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be identified with certainty), in which the assemblies of the people were held.
P6dallrlus. Son of Asclepius and EpiBne. Like his brother Maclmon (q.v.), leech to the Greeks before Troy, and a brave warrior besides.
Pddarces. (1) The name of Priam (q.v.) in his youth.
(2) Brother of Protfellaus (q.v.), and after his death commander of his troops.
P6darge (" the swift-footed "). One of the Harpies (q.v.).
Polemarch. (1) The third among the Athenian archons (q.v.). (2) Among the Spartans this was originally the designation of a high officer, who, without any specific command, was employed by the king for special duties. In later times it denoted the commander of a mSm (q.v.).
Pdlemon, The name of several Greek authors:
(1) The PMfgetes, the most celebrated of that class of writers (see periegetes). Born in the district of Troas, he afterwards settled at Athens, where he was presented with the citizenship, about 200 b.c. He there worked up the material which he had collected from inscriptions, dedications, and public monuments of all kinds, into a number of works (inter alia, on Athens, and on the holy road from Athens to Eleusis), which in succeeding times were much quoted and highly valued as a mine of archaeological facts, and of important points connected with the history of art. The fragments which are preserved enable us to recognise him as a well-read author.
(2) AntDniiis Polemon, the Sophist, or rhetorician; a native of LaSdlcea, who lived in the first half of the 2nd century A.D. and presided over a flourishing school of rhetoric in Smyrna. He was much esteemed by his contemporaries and in high favour with the emperors Trajan, Hadrian, and Antoninus Pius. Towards the end of his life he was a martyr to the gout, and accordingly put an end to his life in his 56th year, by causing himself to be buried alive in the tomb of his ancestors at Laodicea. His fame was founded principally on the pithiness and adroitness of his improvisations. There are preserved two declamations by him, artificial variations upon the same theme [funeral orations in honour of Cynae-
girus and Callimachus, the generals who fell at Marathon].
Poletse. A financial board at Athen^, composed of ten members chosen yearly from the tribes by lot. Their chief duties were the leasing of the public taxes and the selling of confiscated goods. [Aristotle, On the Constitution of Athens, 47.)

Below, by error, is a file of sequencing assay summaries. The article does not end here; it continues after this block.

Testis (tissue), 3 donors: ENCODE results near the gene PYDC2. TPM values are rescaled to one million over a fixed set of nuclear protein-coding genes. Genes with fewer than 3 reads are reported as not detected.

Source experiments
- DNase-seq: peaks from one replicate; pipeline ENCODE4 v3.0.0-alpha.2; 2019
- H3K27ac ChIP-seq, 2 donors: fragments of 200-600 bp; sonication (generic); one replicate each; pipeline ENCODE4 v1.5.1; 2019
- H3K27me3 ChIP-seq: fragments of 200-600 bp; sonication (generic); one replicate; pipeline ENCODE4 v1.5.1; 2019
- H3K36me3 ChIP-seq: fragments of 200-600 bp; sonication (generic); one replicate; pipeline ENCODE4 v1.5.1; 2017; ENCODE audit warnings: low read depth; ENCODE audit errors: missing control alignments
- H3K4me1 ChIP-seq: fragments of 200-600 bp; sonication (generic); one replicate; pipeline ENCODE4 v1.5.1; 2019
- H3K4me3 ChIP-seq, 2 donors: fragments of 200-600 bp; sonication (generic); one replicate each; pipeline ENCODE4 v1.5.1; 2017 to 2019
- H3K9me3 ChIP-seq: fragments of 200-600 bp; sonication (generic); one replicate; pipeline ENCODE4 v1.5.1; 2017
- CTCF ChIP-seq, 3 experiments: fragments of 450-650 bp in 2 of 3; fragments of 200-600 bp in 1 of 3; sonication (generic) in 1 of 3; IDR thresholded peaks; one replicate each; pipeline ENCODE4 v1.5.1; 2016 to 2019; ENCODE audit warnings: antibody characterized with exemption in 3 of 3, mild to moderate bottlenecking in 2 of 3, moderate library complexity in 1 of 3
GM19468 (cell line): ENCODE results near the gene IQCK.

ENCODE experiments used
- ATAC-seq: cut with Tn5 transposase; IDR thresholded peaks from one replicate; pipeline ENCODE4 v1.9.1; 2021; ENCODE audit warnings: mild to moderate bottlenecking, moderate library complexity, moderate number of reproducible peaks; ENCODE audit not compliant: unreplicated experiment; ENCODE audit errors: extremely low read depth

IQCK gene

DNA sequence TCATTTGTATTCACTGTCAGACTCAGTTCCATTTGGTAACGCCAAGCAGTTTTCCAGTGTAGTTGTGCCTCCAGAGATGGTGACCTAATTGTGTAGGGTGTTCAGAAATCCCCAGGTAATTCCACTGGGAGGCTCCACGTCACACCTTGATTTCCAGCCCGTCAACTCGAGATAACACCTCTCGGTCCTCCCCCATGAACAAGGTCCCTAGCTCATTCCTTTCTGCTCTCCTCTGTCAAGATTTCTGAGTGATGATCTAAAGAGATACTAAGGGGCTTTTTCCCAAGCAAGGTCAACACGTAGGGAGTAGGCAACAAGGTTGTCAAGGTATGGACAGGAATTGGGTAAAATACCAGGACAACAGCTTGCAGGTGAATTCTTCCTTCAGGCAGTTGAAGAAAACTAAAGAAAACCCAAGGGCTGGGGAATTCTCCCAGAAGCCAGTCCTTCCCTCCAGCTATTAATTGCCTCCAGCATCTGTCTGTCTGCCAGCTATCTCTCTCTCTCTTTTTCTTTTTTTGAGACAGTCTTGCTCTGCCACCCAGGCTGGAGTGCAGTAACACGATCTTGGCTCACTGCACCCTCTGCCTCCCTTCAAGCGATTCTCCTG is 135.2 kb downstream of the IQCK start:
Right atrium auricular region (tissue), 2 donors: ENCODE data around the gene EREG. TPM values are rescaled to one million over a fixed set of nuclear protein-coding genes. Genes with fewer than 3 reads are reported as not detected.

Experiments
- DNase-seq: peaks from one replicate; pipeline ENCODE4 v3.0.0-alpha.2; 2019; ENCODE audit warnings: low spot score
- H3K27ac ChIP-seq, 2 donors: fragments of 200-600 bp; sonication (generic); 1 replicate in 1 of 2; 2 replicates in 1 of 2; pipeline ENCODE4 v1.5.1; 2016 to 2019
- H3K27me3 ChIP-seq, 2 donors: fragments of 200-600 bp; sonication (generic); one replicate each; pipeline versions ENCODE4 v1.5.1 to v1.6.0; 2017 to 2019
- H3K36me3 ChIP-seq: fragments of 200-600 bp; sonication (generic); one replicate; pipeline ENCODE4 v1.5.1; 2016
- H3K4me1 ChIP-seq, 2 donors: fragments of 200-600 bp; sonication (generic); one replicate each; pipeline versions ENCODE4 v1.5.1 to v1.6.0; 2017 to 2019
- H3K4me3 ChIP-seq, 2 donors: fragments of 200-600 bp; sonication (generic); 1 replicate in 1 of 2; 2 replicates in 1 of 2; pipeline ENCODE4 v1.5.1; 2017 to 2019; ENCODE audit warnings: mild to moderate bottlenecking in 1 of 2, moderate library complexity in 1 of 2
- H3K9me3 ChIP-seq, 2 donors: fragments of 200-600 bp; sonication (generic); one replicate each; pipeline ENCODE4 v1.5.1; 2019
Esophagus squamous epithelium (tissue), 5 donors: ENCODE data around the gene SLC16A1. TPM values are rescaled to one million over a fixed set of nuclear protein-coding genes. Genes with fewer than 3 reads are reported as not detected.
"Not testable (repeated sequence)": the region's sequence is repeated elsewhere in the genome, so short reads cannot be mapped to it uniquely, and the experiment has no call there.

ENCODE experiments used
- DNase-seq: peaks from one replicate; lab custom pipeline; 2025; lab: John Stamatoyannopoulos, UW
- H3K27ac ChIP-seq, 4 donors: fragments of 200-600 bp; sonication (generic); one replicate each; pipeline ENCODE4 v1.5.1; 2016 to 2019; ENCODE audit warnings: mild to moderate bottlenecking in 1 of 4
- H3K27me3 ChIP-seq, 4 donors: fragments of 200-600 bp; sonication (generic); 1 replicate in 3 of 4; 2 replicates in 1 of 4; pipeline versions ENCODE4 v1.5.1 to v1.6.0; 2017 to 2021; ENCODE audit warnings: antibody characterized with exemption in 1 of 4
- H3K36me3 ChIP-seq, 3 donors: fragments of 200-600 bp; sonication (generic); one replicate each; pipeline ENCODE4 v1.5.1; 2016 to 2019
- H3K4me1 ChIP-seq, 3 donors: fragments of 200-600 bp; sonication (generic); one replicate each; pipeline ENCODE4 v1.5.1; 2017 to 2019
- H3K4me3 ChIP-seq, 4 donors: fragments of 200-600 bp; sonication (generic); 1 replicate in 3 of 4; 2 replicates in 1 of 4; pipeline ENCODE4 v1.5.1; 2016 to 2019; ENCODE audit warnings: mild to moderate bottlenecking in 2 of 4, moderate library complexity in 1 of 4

Pollux. (1) See dioscuri. (2) Julius Pollux. A Greek rhetorician, a native of Naucratis in Egypt, in the latter half of the 2nd century a.d., tutor of the emperor Commodus, from whom he received an appointment as a public teacher in Athens. His contemporaries, such as Lucian, ridiculed him for his small capacity. [Lucian is supposed to have attacked him in his RhetOrum Prwceptor, his Lextphanes, and his De SaltatlOne, chap. 33.] We possess, from his hand a dictionary in ten books dedicated to his pupil. This is arranged, not in the order of the alphabet, but according to subjects. In spite of all its confusion, and its want of critical acumen, it throws much light on the language, literature, and antiquities of Greece.
Pdlysenus. A Greek writer, born in Macedonia, lived in the middle of the 2nd century a.d., as a rhetorician and advocate at Rome, under Marcus Aurelius and Lucius Verus. When the latter was setting out for the war against the Parthians in 162, Polysenns, being prevented by his age from taking part in the campaign, addressed to him a collection of military stratagems compiled from old writers, under the title Stratlylca, or StrMegemMA, in eight books. In spite of many serious errors, this laborious and copious collection is not without value for purposes of historical research.
Pfllyblna. One of the most important Greek historians, born about 204 b.c. at MegalfipOlts; the son of Lycortas, general of the Achaean League in 185-4 and after 183. Through his father, and his father's friend PhilSpoemen, he early acquired a deep insight into military and political affairs, and was afterwards entrusted with high federal offices, such as the commandership of the cavalry, the highest position next to the federal generalship. In this capacity he directed his efforts towards maintaining the independence of the Achaean League. As chief representative of the policy of neutrality during the war of the Romans